Good for you, Zizou.
Don't count me among those who are wagging their finger at French soccer star Zinédine Zidane for his ferocious head butt to the chest of Italian defender Marco Materazzi in the waning minutes of overtime of the World Cup final. Zidane, known as Zizou to the fans who worship him, later explained that he erupted after having to endure one insult too many--not to mention a game's worth of off-the-ball rough stuff--from a fullback who has been called l'animale in Italy.
Sadly, most sports fans in America will remember Zidane as that crazy head-butt dude. It's a terrible, although not undeserved, legacy, since he's always been a hothead. And the fact that the incident was debated for days on cable networks was perverse testimony to the Cup's growing viewership in the U.S., now up to National Basketball Association (NBA) play-off levels. But if American fans watched only the final, they got just a glimpse of a mesmerizing athlete who has hands for feet, as one scout described him. Like all great athletes, his field vision is uncanny, and he's always a beat ahead of everyone else. More Magic Johnson than Michael Jordan, Zizou controlled games, feeding impossibly angled passes to appreciative teammates and scoring timely, if not spectacular, goals. Just remember that cheeky, chipped penalty kick that put France up 1-0 in Berlin last week.
But Zizou has also been playing football during a time when dirty play has become acceptable. Defenders such as Materazzi are skillful in their own right, but they have also mastered the black arts that disfigure the game. The Italians are particularly good at it, as the Americans discovered during their 1-1 draw in Kaiserslautern, a game in which Brian McBride's face was slashed open by an Italian elbow.
If you watch the penalty box on any corner kick in a game in Italy's Serie A, or England's Premiership, you see defenders grabbing strikers in full nelsons, yanking their shirts, throwing elbows, pushing, kicking--and that's before the ball is put in play. In response, players such as Portugal's young sensation Cristiano Ronaldo have learned to dive and writhe on the ground the instant an opponent is within spitting range. Throw in trash talk, some of it outright racist in a Europe where African and Brazilian players flourish, and you can see why a player like Zidane might erupt.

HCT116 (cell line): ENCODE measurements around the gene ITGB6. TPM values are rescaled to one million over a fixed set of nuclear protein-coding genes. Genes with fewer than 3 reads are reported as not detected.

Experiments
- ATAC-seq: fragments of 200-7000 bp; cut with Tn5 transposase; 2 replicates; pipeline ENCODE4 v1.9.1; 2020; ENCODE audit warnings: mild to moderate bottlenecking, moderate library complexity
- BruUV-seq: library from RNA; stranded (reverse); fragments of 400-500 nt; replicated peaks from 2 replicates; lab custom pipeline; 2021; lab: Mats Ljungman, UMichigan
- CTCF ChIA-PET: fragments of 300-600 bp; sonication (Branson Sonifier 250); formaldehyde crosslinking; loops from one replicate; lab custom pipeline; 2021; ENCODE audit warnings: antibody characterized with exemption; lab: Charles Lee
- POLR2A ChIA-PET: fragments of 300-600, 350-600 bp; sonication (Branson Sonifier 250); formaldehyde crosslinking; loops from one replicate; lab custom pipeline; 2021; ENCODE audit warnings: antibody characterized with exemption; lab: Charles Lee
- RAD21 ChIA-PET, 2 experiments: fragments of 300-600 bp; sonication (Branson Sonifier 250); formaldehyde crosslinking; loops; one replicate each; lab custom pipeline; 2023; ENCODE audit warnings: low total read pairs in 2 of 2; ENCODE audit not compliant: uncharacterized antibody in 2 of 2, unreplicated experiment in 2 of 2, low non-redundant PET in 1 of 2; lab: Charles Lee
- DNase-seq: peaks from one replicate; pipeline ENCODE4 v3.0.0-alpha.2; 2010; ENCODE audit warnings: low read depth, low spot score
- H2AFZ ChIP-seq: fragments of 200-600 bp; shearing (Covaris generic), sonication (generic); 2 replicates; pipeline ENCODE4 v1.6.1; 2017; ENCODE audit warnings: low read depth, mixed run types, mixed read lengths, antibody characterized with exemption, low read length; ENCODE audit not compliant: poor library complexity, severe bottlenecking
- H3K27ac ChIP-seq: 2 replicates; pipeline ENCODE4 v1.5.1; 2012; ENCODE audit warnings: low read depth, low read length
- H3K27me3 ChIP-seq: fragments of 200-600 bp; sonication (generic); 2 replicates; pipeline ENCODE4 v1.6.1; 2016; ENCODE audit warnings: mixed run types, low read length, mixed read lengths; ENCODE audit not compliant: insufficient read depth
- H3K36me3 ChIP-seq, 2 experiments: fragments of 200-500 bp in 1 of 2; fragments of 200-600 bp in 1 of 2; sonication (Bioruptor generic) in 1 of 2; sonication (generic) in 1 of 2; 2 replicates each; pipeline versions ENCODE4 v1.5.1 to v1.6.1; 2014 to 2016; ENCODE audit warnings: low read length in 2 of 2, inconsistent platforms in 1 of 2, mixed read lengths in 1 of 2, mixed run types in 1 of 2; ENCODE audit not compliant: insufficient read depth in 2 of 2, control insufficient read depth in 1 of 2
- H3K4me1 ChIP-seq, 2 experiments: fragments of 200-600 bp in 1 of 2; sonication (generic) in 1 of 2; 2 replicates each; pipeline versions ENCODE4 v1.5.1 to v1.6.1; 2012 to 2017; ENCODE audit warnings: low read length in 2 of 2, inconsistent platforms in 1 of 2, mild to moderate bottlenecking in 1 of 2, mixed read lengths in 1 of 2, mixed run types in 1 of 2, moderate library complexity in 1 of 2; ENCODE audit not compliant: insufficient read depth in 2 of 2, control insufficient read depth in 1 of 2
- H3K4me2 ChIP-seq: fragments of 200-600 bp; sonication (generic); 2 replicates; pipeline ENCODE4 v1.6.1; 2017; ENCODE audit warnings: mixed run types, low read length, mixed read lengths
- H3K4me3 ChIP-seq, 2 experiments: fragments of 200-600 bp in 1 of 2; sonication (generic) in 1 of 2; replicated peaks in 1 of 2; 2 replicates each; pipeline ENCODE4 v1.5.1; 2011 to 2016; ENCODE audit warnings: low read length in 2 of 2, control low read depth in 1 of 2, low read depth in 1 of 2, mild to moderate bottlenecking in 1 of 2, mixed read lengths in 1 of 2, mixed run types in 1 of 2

But instead of dealing with these problems, as other sports have, FIFA, soccer's governing body, is a world leader in bloviation over action. The NBA outlawed trash talk and instituted a flagrant-foul rule to deal with dirty players. The National Hockey League, hardly a sport for wimps, also cracked down on thugs. The NHL decided to enforce the rules on hooking, holding and interfering when it became apparent that the chippy play was ruining the game by preventing players from using their talents--you can't skate with a stick up your behind. The result: when the refs cracked down, there was a lot of whining about the loss of "old school" hockey, but once everyone got used to the fact that the rules would be enforced, the game improved. Scoring increased because the game's stars, such as the Czech Republic's Jaromir Jagr and Russia's Alexander Ovechkin, were free to fly.